The unprecedented snowfall in the Sierra Nevadas has created problems for individuals looking to climb popular routes in California. Although the nearly 700 inches of snow that the Northern and Central California ski resorts have seen has been a welcoming sight for skiers and snowboarders, the climbing community of the area is unfortunately not as happy.
Major road and campsite closures near the climbing mecca of Bishop have made access to major climbs impossible. Floods have shut down Chalk Bluff Road (used to access the Happys and Sads), Lower Rock Creek Road (used to access Rock Creek bouldering), as well as Buttermilk Road. In addition to all of these closures, the Los Angeles Department of Water and Power also eliminated all access to the Owens River Gorge for the time being. The area has long been considered an ideal destination for spring break climbing with temperatures averaging in the high 60s this time of year in town, but if you haven’t noticed already, the 2023 spring has been anything but average for the western mountain regions.
Despite these closures and pleas from local agencies to not further strain emergency operations, climbers have still attempted to access the flooded roads, with several recreators getting stuck. The hashtag #TurnAroundDontDrown has been circulating to prevent further health and environmental hazards from taking place, as well as to avoid straining emergency response operations even further. Some roads have received major structural damages and have become entirely impassable, leading some motorists to attempt to drive around them using off-road vehicles and damaging sensitive desert fauna as a result. It’s abundantly clear at this point that attempting to travel to these popular crags outside of Bishop is a foolish idea, despite the actions of eager climbers.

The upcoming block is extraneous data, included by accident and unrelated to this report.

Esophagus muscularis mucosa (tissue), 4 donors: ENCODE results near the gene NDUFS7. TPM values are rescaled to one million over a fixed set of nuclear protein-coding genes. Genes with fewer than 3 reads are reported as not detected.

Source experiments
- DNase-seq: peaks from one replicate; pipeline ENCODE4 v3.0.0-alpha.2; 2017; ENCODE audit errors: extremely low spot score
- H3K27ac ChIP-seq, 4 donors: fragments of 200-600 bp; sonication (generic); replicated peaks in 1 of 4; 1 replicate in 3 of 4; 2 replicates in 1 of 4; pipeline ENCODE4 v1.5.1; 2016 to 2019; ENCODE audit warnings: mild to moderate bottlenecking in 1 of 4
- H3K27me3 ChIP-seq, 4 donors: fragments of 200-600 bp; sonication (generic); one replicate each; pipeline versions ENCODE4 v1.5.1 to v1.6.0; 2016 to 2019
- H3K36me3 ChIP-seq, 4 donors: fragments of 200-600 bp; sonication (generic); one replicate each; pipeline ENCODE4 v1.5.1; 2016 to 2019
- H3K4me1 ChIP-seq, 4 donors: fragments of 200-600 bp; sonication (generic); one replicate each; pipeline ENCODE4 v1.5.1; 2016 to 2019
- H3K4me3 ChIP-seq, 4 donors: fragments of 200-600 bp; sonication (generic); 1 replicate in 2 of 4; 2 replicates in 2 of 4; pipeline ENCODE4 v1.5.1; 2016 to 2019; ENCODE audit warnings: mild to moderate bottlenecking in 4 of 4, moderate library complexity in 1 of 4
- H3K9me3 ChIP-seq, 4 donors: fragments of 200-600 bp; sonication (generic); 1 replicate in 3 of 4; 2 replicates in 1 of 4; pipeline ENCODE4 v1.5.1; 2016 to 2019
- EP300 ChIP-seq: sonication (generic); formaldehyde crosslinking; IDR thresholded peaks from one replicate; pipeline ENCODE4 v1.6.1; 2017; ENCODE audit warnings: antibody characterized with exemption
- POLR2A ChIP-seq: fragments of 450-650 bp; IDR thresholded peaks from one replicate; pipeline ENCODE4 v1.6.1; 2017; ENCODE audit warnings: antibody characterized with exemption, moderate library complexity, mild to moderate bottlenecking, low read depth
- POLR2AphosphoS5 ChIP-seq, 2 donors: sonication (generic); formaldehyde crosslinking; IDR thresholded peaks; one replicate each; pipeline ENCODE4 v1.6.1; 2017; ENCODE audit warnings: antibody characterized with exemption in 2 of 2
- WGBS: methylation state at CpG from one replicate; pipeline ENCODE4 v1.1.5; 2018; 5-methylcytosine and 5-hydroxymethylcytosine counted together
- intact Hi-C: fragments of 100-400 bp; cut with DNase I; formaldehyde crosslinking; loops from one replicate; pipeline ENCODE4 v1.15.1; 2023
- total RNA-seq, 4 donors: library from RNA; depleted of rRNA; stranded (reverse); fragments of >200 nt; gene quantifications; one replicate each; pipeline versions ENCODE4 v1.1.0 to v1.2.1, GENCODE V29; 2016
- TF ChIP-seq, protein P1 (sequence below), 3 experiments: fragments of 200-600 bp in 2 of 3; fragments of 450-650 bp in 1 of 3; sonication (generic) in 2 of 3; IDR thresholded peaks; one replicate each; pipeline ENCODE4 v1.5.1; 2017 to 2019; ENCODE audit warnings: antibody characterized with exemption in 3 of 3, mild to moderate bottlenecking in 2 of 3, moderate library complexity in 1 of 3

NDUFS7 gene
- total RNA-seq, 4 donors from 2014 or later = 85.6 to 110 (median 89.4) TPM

These closures also come on the heels of the popular Flash Foxy climbing festival, which took place March 17-19. Festival organizers opted not to cancel the festival despite the inability to engage in outdoor climbing, citing the emphasis of the festivities on community, education, and fun. While this turn of events was certainly a disappointment for those attending the annual festival, the spring weather in the Eastern Sierras has not relented, and including outdoor climbing in annual the event was ultimately too big of a challenge to overcome in the end.
Despite the late start to the Sierra Nevada climbing season this year, the massive amount of snow that has fallen has created several positive outcomes for the state. The impact this barrage of storms has had on drought conditions that have plagued California for years cannot be understated. Reservoirs have been filled, crops have been rejuvenated, and snowpack has accumulated in a manner that has not been seen in decades. Although the climbing mecca of Bishop has experienced an unfortunate turn to its climbing season, the sacrifice has not gone to waste.